I was an asthmatic kid who could be “absent” for days and happened to be home listening to Stella Dallas on the radio (anyone remember that soap?).

Who knew those few stolen days would be the cause of a lifelong handicap?

Anyway, when I did return to school, Mrs. M gave a private lesson which went like this, “It’s easy.  Just count 5, 10, 15, 20 minutes around the clock.”

And no, I had not yet heard the lyrics to Rock Around the Clock yet.  Elvis may not have even been born!

And from then on, when the big hand made it to the left side, I could not tell you what time it was.

Still can’t.

I tend to simply hold up my wristwatch to strangers who ask, “Pardon me, do you have the time?”

A Clock Allergy?

I think there is something wrong with my blood flow or energy fields.  Inevitably the watch on my wrist winds up (pun intended) to be about 10 minutes fast.  That’s as the big hand goes “5, 10, 15, 20.”

Rushing through life is what I call it.  Think of all the time lost with just those regular ten minute skipped intervals.

And of course, Setting Clocks is a Challenge.

We just had a very brief power outage – enough to make all the timepieces in the house flash in outrage.

The kitchen stove clock is important for making dinners so I inhaled deeply and poked and pushed buttons until there was a positive response.

Hopefully I did not set off the “self clean” option instead.  It’s  always guess work with no guarantees.

The bedroom clock on the dresser isn’t too hard but continues it’s yearly flashing warning “low battery.”  I never listen since that clock is permanently plugged into the wall and the dresser is too heavy to pull it out far enough from the plug.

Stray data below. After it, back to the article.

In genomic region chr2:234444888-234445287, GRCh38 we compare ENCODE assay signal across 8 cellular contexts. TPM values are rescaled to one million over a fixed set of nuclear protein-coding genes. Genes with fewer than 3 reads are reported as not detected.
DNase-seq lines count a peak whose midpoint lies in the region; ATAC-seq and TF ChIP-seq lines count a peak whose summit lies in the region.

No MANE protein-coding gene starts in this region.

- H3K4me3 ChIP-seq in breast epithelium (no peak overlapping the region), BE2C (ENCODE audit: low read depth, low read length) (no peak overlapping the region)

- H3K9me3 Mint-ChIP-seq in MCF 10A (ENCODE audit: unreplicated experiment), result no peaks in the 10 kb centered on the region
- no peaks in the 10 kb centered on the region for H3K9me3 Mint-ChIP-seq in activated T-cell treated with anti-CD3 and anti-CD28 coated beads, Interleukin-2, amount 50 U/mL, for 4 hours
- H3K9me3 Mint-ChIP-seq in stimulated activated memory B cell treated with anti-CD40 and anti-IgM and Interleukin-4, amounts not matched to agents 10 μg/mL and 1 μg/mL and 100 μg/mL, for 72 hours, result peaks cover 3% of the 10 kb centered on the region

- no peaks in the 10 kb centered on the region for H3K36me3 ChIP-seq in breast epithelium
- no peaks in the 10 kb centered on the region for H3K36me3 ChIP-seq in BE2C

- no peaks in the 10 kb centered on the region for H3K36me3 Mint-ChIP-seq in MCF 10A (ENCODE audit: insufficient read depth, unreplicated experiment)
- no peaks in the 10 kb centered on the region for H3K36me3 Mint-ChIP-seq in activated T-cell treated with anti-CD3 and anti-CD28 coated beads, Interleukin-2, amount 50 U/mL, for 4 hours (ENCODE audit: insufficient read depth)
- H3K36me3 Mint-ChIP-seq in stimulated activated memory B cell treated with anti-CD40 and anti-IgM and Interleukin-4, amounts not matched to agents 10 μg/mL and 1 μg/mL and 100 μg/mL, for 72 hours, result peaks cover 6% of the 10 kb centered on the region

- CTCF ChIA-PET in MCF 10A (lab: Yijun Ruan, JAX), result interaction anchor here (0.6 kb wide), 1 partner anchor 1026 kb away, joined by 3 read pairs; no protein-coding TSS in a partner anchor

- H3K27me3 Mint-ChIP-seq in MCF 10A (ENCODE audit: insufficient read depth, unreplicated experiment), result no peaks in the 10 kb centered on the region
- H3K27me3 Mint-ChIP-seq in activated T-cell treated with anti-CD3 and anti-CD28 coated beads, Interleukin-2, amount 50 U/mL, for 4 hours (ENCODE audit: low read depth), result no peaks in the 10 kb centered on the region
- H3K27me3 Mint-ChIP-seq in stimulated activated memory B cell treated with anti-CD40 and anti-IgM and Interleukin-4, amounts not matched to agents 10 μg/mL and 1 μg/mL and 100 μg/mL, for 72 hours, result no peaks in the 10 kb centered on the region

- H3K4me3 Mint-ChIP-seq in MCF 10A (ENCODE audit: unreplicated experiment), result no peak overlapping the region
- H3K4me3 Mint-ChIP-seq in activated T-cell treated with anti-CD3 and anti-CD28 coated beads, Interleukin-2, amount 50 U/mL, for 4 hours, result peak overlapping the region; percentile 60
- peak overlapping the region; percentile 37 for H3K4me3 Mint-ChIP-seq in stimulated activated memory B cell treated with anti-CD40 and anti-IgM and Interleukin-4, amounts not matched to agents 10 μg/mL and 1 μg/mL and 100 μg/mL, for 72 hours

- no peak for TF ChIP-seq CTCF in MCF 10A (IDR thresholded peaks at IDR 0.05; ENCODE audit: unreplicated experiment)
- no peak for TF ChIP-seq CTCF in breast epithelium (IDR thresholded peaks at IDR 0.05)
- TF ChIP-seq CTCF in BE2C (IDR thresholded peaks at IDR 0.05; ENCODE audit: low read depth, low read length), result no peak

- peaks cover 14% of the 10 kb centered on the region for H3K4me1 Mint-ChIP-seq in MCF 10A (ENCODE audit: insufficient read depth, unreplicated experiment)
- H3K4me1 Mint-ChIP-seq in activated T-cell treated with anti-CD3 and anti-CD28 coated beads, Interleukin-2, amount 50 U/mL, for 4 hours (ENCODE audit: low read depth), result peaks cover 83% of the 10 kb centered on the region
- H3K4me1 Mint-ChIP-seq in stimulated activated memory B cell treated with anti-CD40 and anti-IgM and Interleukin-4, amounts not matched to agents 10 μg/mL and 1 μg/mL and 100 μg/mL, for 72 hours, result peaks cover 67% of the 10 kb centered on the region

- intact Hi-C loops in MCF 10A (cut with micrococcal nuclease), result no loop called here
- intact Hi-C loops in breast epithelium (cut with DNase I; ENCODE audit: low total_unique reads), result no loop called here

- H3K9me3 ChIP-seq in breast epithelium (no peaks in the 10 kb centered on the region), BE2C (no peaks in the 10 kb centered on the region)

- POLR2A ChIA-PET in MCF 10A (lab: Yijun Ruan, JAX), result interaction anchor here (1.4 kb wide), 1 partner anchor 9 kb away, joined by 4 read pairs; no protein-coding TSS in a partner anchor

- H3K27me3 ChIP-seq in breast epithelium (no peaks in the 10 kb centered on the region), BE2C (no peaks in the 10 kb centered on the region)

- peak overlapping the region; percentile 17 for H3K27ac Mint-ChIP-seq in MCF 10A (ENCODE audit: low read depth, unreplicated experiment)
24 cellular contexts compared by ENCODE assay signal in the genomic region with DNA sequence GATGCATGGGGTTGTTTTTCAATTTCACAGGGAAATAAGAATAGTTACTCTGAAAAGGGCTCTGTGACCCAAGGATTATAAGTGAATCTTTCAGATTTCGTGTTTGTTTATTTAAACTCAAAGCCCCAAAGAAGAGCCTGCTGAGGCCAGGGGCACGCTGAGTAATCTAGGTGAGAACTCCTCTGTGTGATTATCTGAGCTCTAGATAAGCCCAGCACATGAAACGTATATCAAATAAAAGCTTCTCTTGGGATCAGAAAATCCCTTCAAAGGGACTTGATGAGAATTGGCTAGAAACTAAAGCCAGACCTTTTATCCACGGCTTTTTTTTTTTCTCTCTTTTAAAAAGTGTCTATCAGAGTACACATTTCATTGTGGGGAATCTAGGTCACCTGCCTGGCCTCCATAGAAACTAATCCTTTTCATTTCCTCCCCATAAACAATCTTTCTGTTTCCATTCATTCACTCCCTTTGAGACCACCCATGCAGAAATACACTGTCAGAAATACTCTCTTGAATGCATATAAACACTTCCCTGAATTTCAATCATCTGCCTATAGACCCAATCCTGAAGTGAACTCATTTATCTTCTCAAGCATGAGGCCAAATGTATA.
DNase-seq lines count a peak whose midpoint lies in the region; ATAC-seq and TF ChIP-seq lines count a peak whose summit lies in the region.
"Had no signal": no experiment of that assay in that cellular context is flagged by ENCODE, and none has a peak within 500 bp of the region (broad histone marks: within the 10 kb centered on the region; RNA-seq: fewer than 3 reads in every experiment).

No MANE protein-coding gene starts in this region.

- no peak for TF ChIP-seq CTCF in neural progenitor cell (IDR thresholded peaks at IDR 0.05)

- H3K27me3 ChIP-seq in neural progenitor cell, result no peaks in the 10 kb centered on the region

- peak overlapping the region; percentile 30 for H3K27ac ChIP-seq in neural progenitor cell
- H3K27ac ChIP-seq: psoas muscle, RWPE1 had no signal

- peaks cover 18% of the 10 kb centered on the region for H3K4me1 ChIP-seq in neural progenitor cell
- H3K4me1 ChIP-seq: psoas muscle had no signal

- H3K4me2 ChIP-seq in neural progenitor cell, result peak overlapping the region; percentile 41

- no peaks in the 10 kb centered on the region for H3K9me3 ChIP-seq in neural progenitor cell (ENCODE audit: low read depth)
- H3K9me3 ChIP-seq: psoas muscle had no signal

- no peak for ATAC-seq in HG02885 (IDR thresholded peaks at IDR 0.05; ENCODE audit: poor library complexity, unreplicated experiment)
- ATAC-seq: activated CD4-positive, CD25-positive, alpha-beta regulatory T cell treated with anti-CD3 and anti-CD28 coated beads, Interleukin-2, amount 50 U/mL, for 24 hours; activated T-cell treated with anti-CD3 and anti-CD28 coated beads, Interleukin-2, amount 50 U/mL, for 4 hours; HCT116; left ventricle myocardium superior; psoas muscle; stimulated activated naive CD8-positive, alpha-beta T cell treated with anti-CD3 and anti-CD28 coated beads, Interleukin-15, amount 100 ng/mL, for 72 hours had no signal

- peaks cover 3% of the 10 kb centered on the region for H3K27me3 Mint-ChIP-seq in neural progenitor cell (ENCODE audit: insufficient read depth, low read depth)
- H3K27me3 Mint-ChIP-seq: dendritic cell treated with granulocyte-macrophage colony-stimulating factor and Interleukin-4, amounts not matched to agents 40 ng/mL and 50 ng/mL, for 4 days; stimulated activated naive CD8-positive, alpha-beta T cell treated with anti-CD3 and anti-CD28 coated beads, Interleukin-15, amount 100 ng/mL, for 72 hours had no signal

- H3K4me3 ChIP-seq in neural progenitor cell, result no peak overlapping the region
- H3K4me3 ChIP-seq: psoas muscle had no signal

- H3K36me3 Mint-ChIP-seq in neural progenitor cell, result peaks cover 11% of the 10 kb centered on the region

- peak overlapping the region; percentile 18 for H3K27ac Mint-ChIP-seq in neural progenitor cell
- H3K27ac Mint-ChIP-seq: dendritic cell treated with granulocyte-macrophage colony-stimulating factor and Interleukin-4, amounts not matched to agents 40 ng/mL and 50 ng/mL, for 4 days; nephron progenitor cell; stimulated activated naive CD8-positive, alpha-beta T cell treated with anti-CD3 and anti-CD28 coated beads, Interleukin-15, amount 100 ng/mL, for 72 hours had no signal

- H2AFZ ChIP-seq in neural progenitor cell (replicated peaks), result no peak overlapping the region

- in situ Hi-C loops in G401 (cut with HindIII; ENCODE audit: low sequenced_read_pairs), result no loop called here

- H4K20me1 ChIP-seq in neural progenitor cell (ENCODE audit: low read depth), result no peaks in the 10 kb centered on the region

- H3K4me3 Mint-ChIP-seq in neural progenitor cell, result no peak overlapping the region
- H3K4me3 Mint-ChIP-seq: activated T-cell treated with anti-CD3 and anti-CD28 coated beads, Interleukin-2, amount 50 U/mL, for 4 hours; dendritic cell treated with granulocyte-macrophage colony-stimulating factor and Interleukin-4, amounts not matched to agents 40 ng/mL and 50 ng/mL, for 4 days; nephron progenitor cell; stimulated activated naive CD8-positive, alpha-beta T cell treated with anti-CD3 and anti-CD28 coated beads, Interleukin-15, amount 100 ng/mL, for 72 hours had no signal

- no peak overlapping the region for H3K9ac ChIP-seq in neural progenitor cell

The bedroom clock on the dresser has been low batteried since 1998.

There is another bedroom clock that flashes on the ceiling and tells how cold it is outside too.  It is the only clock in the house that resets itself except for the battery operated one in the living room that is eternally dependable.

Maybe getting rid of all but the latter two would be the sane thing to do.

Unless you know of a second grade class teacher who would allow a senior citizen to audit the segment on telling time?

Time Changes are Annoying.

The car clock is the MOST intimidating and takes immense courage for me to go at it.  Somehow it gets done (husbands help) but for now I would rather count out loud.

Let’s see….. it’s 10:15 AM on the dashboard, which means it’s really 11:15 AM now because it was 10:15 AM before the time change.

Who needs to change settings anyway?

Good thing the car clock is digital or I would have to be counting,“Five, Ten, Fifteen, Twenty” and if the big hand is in the wrong place you would never get the right time.

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tangled-wood

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naturebuilding-blocks

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27 Year Old Latch

There is a certain sweet familiarity

about rusty old friends

who wobble and groan

and creak and moan

like me.

 

 

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Country Lane n Tree